Tuesday, June 2, 2015

Take a better photo by moving people around with Trial and Error Photography

Yesterday I was taking photos at my son's school - Vista Fundamental Elementary School in Simi Valley. 3rd Grade classes had Apple Valley days and there was graduation ceremony. After the event was over, my wife and some of other moms asked me to take there photo. It was a mid day with harsh Sun. Luckily they were standing under a tree. I knew that under the shade, I had better chances for taking a good shot. However I didn't know in which direction to stand them. As most of us know, light is a very important factor in photography. In open space, there are variety of things that reflect light of different quality and in different directions. Brighter surfaces reflect more light and some surfaces make light even softer. I didn't know which direction which spot will work the best. As I wasn't sure, I decided to stand them in 2-3 different directions and take photos.

Here is the first photo.
Day light portrait
Daylight portrait

I made them face South direction. Probably the background was too bright or may be the grass below didn't reflect back light well. Photo didn't come out good. I wasn't happy plus I like to try to take a better photo. I moved them to face the East. Look at the second photo:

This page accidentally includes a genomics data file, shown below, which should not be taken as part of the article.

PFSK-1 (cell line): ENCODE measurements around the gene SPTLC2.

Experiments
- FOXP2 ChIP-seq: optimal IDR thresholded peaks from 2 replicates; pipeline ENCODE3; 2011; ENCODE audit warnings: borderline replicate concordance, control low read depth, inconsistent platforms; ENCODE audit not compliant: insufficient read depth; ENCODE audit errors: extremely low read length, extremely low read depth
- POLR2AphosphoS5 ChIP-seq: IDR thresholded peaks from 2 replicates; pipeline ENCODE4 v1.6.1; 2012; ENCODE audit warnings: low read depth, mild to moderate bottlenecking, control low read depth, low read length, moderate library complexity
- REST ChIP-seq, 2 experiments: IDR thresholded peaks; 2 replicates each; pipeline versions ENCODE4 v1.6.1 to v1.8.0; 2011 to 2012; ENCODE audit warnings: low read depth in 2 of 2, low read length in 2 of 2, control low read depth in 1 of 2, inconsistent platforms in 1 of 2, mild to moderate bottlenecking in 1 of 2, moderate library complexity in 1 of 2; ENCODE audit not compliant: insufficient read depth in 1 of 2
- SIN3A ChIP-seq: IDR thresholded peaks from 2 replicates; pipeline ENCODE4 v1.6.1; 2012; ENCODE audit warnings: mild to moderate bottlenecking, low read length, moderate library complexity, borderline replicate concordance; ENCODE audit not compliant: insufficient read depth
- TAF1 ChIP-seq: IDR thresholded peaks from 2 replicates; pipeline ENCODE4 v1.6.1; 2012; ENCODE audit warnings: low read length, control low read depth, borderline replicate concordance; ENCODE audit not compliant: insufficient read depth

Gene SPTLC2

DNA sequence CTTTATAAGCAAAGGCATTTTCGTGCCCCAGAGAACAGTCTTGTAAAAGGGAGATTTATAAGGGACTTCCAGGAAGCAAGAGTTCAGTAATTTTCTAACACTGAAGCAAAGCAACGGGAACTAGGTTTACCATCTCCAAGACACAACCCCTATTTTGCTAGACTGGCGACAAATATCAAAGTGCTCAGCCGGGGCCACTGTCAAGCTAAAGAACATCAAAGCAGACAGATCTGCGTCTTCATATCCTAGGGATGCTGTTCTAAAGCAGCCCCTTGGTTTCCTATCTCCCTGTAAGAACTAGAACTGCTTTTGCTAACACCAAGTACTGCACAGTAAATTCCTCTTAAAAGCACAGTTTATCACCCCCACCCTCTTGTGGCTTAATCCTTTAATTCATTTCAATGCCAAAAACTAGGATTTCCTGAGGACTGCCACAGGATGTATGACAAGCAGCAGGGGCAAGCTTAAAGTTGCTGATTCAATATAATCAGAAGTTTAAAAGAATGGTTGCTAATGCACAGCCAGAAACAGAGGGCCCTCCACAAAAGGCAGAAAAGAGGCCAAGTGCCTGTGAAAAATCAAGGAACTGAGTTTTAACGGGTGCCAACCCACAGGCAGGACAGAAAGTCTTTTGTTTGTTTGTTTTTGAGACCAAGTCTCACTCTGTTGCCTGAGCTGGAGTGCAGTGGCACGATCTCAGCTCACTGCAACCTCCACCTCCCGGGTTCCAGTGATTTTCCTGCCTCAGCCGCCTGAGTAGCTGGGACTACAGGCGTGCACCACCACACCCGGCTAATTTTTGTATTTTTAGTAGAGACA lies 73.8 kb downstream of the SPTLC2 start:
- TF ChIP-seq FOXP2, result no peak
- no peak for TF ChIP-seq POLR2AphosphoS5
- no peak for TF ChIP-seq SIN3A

ladies group portrait
Facing East.

Photos in natural lightWhen this group of ladies faced East, the photo got worse. Now I knew if I ask them more times, I would get in trouble. Other 3 moms would probably not show their annoyance but I wasn't sure about my wife. Anyway, I wanted to take one more chance. I asked them stand facing the West. Somehow it worked very well. I took 2 quick photos. I showed photos to them and I know all 4 of them were happy. They complemented me for being a good photographer. Photos did come out bright with natural skin tones. We were able to use natural light to make a nice group photos for these 4 moms. For me, it was just a Trial and Error way of photography.  As I keep saying, photography shouldn't be that tough. We don't need to take classes or get into technical theories. Follow two simple steps of Trial and Error Photography. Take a shot. Find an issue and try to correct it.

Enjoy photography.